At first glance one is instantly swayed and enthralled by Reema’s slick promo for her film Love Mein Ghum. With Ali Zafar’s vocals and a glittering roll call of the film, television and fashion industry’s (arguably) finest, the film’s title track, “Love Mein Ghum”, reeks heavily of another title song, “Om Shanti Om” and the over arching camaraderie that it sought to project and promote within the Indian film fraternity onto the screens.
That particular song worked brilliantly for the film since it spoke of all ‘stars’ (a pun on constellations and film icons) gathering together and tied in with the film’s plot that surrounded a film star. Reema seems to lift the formula wholly to supplant it in a local context. It even has veterans like Nadeem Baig, Omar Sharif and Javed Sheikh make a dignified appearance akin to what Amitabh Bachan would possibly make. Interestingly Javed Sheikh makes a similar appearance in the Bollywood edition as well in “Om Shanti Om.”
While one cannot make an overall connection of this buffet of stars to the film as a whole, the song works as an excellent strategy of identifying the key players in the show biz industry today. He also breaks down barriers between what was always understood to be a philistine film industry and an elitist and esoteric fashion coterie — a connection that one hopes will finally stylise Pakistan’s guache film industry that desperately needs a new lease of life.
“We wanted to revamp mainstream cinema,” said Nomi Ansari, a designer known for his use of vibrant colour, who has been roped in to do the costumes. The title song shows Reema sporting a few of his signature and iconic pieces from his fashion week collections: The flouncy circus inspired dress for one, which unfortunately sits rather uncomfortably on the starlet (Mathira in fact manages to pull it off well save for that contrived sexy pout that she wears). “We wanted to do something very filmy so we chose costumes based on colour and what would look good on screen in terms of the choreography and dance sequences,” added Ansari, justifying his choice of the wardrobe for Reema and the other female star cast ensemble in the video.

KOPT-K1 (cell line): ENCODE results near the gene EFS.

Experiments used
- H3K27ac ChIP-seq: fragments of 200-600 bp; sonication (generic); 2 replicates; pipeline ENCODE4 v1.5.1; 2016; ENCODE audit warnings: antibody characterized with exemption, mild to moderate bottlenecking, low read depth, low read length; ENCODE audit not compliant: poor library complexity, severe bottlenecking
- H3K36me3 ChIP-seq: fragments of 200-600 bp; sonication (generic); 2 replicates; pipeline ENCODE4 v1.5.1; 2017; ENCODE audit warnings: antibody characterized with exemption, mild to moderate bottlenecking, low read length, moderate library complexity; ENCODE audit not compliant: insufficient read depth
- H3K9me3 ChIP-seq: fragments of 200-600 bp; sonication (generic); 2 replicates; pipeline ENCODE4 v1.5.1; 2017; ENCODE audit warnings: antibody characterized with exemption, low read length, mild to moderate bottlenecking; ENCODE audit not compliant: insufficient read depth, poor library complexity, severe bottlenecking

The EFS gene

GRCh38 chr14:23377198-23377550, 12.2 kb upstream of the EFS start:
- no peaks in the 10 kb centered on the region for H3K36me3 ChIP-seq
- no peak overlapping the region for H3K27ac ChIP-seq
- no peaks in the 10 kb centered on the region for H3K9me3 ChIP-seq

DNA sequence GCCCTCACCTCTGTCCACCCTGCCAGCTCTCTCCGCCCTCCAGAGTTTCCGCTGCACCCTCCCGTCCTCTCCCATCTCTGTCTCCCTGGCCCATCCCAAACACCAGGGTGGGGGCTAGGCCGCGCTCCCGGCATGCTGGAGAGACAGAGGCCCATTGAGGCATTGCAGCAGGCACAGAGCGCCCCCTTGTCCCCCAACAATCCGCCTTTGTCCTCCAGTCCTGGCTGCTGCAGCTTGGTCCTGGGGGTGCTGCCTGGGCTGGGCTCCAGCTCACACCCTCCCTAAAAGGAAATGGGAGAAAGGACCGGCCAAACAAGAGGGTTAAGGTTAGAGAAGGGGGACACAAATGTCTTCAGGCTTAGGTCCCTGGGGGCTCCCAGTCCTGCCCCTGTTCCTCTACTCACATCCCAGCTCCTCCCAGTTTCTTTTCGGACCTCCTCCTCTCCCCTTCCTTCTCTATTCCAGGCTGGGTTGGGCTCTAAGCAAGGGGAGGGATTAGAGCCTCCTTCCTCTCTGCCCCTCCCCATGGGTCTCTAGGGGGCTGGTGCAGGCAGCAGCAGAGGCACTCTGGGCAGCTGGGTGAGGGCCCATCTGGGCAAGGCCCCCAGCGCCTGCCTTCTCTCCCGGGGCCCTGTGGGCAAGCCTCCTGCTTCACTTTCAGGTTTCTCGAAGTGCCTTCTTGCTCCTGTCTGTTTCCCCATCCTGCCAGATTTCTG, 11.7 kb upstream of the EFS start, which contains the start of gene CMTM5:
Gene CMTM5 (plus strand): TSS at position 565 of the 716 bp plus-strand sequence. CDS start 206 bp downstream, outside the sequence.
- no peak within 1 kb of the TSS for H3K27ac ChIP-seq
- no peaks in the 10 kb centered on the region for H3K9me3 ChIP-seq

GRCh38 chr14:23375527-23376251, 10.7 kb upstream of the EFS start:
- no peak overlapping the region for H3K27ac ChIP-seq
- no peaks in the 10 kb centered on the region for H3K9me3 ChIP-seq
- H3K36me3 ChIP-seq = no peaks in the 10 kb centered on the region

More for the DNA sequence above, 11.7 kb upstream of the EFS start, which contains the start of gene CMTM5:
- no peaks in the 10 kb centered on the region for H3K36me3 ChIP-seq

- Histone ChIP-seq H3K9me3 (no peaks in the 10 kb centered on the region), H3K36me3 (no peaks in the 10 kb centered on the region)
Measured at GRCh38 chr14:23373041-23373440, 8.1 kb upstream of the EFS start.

Although it is laudable that the fashion industry is making a foray into film, the styling, despite having pros like Nabila and Sabs onboard leaves much to be desired. Reema is unable to carry off dresses with the charm and grace that she usually manages to carry off eastern ensembles.
But it’s not just Reema that falls off the mark. Saadia Imam, who typically stars in dramas and soaps as the middle-class girl next door, tries to turn on the sex appeal that doesn’t resonate with her usual on screen persona and she seems thoroughly out of place as a saucy siren gone wrong. Tariq Amin tries to put on an Andre Leon Tally-esque look replete with a crown that may suggest his repressed desire to be crowned the ultimate stylist but ends up looking rather amateurish and foolish. What works however is the endearing pairing of Rambo and Sahiba whose chemistry and styling is perfect for the happily ever after that all films preach.
On the whole, Reema managed to take a bold step that may encourage others in Lollywood to solicit the fashion industry’s support for future ventures and made a bold statement whereby we may not just yet write off commercial cinema in Pakistan. We can be as slick and glamorous as Bollywood and offer our own version of the Bollywood dream, in a refurbished Lollywood ‘ishtyle’. But to do that our choreography cannot look like a cheap version of Farah Khan’s moves and the titles of our movies have to stop looking like a Xerox version of Love Aj Kal. Reema’s taken a step in the right direction and opened the channel for communication between two industries, film and fashion.
Published in The Express Tribune, July 26th, 2011.